A “Day Planner” that Actually Works

Before the New Year began, I bought a new calendar to hang on the wall in our kitchen and then hunted for a smaller planner to keep in my purse.  The wall calendar holds information regarding everyone in the family: school activities, appointments, and schedules go on the kitchen calendar.  The planner is supposed to be about me, it’s supposed to be a private place where I can plot out my goals and projects for the week.

Wall calendars are easy to find, but a store-bought day planner that actually works for me and my life…yeah, I’ve never had much luck.  I found ones that sort-of have what I’m looking for, but never ones that are flexible enough.  They’re all too rigid and too complicated.  There isn’t enough room in some areas and too much room in others.  I’ve purchased expensive day planners.  I’ve bought planners for moms, and writers, and cheap planners at the dollar store.  It doesn’t seem to matter how much or little I pay for the beasties.  I use the planner for a week, then abandon the thing as useless clutter.  Maybe my expectations are too high, but there doesn’t seem to be a magic wand fix in the world of day planners.

However, I do know of a planner that DOES work for me, one that is tried and true.  It’s the thing I go back to after all the other planners fail:

A Spiral Notebook

Yup!  That’s what I use.  It’s not complicated.  If you stock up on them at the end of summer, during the Back To School sales, you can usually find the 70-page variety for as little as 10 notebooks for a dollar.

I’m a list maker.  I like making lists.  I like crossing things off of my lists.  Lists work for me.  Consistently.   Whenever I find myself getting off track, it’s usually because I’ve stopped making lists.  It’s like trying to go to the grocery store without a shopping list.  Sure it can be done, but I find that I spend WAY more money, and still don’t come home with everything I need.  I write shopping lists on 3″x5″ notecards because they’re cheap and easy.  The paper is sturdy.  There’s not a lot of room on a 3″x5″ card, so the list doesn’t get out of hand.  The notecards fit on the fridge without taking up a lot of space.  They easily fit in a pocket when you’re at the store.  Bonus, notecards come in huge packs, hundreds of cards for a dollar.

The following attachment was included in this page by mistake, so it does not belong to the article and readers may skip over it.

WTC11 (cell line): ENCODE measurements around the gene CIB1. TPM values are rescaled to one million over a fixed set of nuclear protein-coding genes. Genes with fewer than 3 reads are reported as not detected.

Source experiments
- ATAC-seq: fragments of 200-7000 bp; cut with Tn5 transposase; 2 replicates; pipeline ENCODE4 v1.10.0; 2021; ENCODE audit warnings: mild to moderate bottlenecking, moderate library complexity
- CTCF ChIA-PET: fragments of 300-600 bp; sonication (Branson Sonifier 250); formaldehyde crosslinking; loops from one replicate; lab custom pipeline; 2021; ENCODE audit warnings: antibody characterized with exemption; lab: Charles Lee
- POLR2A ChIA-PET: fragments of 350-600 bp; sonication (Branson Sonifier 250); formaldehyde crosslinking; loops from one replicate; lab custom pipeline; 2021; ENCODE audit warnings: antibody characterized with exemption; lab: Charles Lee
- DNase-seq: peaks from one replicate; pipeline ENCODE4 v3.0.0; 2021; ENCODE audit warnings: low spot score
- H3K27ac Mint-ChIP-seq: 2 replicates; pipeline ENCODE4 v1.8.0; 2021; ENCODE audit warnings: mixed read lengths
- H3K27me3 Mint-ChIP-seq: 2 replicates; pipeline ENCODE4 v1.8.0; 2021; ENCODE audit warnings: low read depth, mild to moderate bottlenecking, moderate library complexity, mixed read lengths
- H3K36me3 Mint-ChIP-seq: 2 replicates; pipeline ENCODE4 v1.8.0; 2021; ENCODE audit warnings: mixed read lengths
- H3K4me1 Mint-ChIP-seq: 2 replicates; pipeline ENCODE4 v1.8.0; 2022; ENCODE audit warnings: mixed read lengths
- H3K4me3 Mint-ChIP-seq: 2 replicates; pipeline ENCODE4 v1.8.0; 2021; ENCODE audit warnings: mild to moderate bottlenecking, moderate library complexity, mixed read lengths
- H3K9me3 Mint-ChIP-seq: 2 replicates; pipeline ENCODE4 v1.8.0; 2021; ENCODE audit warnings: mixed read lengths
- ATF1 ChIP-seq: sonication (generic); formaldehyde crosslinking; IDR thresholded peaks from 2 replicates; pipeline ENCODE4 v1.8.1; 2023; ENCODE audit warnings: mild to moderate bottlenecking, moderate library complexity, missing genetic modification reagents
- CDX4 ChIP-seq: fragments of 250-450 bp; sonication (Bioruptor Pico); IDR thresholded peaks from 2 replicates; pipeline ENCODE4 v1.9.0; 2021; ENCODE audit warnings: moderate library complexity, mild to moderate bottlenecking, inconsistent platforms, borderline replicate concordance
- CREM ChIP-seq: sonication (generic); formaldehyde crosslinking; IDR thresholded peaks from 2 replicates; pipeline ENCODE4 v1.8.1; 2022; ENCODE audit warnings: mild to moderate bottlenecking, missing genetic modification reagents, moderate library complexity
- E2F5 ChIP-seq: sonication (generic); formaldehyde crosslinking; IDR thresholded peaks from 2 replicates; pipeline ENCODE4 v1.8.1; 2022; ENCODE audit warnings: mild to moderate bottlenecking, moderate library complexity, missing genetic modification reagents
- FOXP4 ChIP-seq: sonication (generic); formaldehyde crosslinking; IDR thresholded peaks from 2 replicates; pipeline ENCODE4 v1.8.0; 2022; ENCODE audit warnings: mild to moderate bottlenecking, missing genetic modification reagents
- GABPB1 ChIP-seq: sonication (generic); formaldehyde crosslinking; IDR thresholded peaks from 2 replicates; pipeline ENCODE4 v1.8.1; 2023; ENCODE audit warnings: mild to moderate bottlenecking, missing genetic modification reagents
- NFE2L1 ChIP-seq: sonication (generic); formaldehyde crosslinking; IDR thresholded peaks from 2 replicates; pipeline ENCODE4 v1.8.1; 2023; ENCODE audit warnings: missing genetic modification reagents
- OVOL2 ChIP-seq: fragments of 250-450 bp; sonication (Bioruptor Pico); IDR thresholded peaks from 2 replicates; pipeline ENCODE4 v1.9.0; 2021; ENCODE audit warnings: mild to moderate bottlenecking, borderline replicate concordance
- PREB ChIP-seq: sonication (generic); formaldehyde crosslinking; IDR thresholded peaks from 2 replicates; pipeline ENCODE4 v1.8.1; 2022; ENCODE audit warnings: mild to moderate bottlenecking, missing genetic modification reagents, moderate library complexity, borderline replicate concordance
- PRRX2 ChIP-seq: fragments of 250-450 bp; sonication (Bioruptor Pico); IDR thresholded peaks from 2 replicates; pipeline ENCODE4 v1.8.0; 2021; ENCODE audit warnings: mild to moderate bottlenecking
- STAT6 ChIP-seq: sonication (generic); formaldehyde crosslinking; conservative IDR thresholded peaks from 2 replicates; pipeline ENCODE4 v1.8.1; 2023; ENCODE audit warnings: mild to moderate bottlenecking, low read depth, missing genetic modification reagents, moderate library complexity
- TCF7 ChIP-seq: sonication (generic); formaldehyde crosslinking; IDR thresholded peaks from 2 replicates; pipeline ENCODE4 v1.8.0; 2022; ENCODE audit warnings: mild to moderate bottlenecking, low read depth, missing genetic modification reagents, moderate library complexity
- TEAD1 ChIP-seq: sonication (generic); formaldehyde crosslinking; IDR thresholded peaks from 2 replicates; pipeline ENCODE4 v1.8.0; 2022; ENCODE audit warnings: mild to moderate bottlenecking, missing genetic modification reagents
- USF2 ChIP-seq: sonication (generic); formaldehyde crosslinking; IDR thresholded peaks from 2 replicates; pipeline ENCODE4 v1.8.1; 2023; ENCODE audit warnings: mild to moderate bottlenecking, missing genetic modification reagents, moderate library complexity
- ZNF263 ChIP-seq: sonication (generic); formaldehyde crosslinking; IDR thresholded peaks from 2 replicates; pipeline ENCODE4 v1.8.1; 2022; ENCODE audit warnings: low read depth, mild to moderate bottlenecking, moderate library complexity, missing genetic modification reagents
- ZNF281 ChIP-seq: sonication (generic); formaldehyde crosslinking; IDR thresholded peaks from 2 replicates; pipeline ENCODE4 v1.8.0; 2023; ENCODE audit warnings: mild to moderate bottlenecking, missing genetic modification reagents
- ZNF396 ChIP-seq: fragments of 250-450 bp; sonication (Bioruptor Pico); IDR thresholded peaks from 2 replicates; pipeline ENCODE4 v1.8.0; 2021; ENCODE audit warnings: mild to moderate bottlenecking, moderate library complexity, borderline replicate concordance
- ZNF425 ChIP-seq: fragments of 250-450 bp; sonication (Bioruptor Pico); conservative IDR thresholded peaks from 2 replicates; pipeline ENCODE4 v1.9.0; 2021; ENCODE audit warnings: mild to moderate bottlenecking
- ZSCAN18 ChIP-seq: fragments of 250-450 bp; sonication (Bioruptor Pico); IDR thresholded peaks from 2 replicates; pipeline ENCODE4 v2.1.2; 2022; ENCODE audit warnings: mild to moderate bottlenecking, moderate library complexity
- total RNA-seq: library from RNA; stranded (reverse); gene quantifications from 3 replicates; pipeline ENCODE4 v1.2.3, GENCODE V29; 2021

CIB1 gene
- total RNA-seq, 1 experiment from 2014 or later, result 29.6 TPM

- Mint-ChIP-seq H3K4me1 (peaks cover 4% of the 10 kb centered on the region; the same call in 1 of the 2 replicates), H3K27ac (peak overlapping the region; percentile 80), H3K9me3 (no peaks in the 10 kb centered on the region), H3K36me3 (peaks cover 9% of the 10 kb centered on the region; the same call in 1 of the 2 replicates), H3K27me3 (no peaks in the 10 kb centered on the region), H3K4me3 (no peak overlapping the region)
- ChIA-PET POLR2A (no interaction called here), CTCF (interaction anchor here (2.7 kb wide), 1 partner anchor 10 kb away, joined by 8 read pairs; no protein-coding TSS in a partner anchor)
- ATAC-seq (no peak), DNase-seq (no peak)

When I write out my version of a day planner list, I usually write it out in the evening, as I’m winding down before bed.  I try not to get too far ahead of myself.  If I have a project that I want to get done by Wednesday, but today’s date is Saturday, I don’t skip ahead to Wednesday’s page.  No.  I focus on today’s page and maybe the next day’s page, the remainder of my notebook is full pages from the past and empty pages for the future.  I keep my to-do list short and manageable, bullet points really.

So what happens to my Wednesday deadline when it’s Saturday?  It gets written down as a reminder on Saturday’s page, and Sunday’s page, and Monday’s page, and on and on until I get to my project’s due date.  I am a procrastinator at heart.  Actively writing out the same reminder each day solidifies the goal in my mind.  It’s not some theoretical goal.  It’s a conscious one.  It’s active. Continuous.  The more times I write the goal down, the greater the probability is that this specific task will be completed.

What happens when I get off track and stop using my version of a day planner?  Nothing.  Yes, I probably don’t get as much accomplished, but also…I still have the notebook sitting there with its blank future pages.  Unlike a traditional day planner, a notebook doesn’t mock you with holes and timeslots when they’re not filled in.  Did you abandon your notebook for a day? Start again on the next empty page.  Abandon it for longer?  Same thing.  Start where you are, wherever you are, and go from there.

If you find that you can’t complete your tasks, you’re making your list too long.  Adjust your list the following day and move on.  Move forward.

This year, I decided to treat myself to a nicer notebook than my usual 70-page variety.  I’ve had this notebook for awhile, but I was saving it for…I don’t know what.  Something special?  Well, I’m special and I wanted a nicer looking planner, something more professional in appearance.  Something pretty.